Private hospitals expand services to deal with post-State takeover surge

Blackrock and others use weekend and extra shifts to cut scan and procedure backlog

The Galway Clinic has opened MRI scanners from 8am until midnight, seven days a week, and extended elective CT services to include weekend appointments.  Photograph: Bryan O’Brien

The Galway Clinic has opened MRI scanners from 8am until midnight, seven days a week, and extended elective CT services to include weekend appointments. Photograph: Bryan O’Brien

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It is not long after sunrise in late September but staff at the Galway Clinic are preparing for the first patients of the day. MRI scans at the private hospital begin at 8am, running until midnight.

Currently, the scanners run seven days per week. The Galway Clinic is just one of many private hospitals where working days have been expanded and weekend services introduced since they resumed normal operations in the summer.

For three months earlier this year – at the height of the Covid-19 pandemic – nearly 20 private hospitals, including their beds, theatres, facilities and the bulk of their staff, were effectively taken over by the State.

The Government’s highly controversial initiative threw the country’s private healthcare market into disarray. Private medical consultants had no access to their rooms or theatres.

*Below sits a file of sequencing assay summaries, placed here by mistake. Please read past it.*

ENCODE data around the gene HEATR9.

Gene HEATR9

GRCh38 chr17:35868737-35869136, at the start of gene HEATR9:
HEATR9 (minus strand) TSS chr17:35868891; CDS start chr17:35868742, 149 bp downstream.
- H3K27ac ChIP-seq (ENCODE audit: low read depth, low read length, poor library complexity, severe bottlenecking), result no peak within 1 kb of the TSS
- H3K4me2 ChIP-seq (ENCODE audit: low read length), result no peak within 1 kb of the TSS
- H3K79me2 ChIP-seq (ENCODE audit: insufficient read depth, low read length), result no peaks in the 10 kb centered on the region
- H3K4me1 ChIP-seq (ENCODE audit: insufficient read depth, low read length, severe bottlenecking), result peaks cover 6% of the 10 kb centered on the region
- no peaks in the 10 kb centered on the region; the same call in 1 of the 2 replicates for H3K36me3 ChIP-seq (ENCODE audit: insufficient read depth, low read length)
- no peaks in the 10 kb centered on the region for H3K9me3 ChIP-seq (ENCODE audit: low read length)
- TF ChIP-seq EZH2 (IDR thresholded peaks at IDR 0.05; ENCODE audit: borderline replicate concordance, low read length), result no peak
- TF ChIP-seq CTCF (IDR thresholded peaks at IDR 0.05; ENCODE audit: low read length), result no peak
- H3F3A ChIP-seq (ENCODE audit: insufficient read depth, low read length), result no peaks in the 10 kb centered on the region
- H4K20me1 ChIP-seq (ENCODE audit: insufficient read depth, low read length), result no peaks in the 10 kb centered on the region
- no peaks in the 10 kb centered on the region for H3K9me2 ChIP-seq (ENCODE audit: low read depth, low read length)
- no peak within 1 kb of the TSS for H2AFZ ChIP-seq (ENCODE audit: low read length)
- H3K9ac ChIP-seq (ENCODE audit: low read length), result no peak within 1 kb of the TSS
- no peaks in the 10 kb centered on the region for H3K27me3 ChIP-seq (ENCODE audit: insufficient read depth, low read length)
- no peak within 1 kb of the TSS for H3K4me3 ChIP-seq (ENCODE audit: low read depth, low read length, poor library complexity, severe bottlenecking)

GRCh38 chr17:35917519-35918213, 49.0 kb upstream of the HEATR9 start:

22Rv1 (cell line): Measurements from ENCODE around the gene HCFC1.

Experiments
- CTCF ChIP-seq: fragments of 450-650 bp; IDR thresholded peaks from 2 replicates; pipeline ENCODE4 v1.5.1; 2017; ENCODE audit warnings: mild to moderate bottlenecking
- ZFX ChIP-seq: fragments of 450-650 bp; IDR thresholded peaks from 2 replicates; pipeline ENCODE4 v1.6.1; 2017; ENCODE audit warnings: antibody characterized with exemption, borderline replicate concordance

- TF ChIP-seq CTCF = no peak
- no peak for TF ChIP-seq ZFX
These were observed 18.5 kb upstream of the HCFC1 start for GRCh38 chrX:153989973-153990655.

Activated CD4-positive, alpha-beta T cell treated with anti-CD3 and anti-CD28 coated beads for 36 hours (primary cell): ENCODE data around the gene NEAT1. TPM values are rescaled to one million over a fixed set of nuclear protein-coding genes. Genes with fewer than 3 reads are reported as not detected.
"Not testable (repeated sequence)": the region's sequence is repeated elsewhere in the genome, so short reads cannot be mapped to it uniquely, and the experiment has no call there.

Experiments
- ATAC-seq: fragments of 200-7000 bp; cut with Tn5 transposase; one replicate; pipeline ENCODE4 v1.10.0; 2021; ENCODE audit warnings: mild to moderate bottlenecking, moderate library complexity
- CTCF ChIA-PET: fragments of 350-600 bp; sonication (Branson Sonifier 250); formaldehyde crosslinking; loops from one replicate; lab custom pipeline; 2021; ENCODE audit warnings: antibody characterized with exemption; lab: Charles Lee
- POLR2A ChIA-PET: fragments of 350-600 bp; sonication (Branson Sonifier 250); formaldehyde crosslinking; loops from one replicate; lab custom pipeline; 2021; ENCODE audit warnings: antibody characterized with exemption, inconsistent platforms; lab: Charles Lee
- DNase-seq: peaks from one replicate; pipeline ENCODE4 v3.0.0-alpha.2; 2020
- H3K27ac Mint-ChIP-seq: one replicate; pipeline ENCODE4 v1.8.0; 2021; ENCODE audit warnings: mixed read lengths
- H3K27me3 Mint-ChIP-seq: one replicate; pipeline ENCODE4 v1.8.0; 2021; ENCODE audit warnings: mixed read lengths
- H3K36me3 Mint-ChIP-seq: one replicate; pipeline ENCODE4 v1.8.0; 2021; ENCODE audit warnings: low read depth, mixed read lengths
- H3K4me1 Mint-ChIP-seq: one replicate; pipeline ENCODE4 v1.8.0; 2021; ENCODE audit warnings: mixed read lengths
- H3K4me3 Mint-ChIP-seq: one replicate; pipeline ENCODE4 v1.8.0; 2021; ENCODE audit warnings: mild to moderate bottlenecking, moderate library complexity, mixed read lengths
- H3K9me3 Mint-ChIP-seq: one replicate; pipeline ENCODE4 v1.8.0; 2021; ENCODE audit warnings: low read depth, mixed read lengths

Health insurers, meanwhile, had to give back millions of euro to subscribers who could no longer be admitted to private hospitals covered on their insurance plans.

The arrangement ended in late June after the Government went against a Health Service Executive recommendation and decided not to rent more than 2,000 private beds, theatres and intensive care facilities for two more months.

The Government had come under pressure over the cost of the deal which the Cabinet was told could cost about €340 million for the three months it had been in operation.

Official minutes of the Health Budget Oversight Group – a body comprised of officials from the Department of Health, the HSE and the Department of Public Expenditure – show that the HSE had wanted to continue the deal.

However, the documents show that, from early on, senior officials were concerned about the use that was made of the private hospital facilities given the the anticipated surge of Covid-19 cases did not then materialise.

Upon regaining control of their facilities, the private hospitals moved quickly to get back to business – as can be seen by the number of claims lodged since by the privately health-insured.

Early claims data from the summer suggests that private hospitals are not yet back to pre-Covid levels, but they are bouncing back faster than anticipated. And they are certainly ahead of private practice in the public hospitals.

Procedures up 35%

The Blackrock Clinic in south Dublin said it had “a considerable backlog of care to provide” following the ending of the agreement between the private hospitals and the HSE.

“In July and August this year [the hospital] performed 35 per cent more theatre procedures than the same period in 2019. The entire team at Blackrock Clinic pulled together, working longer-than-usual shifts and weekends to ensure our patients received their treatment and procedures as quickly and as safely as possible.

“Although it was summer, all of Blackrock Clinic’s theatres were running at full capacity. Surgeons, staff and everyone at the hospital were keen to get through the backlog as quickly as possible. Free theatre sessions due to holidays were utilised by other surgeons and their teams putting on extra lists. Theatre started a little earlier and also operated on some Saturdays.”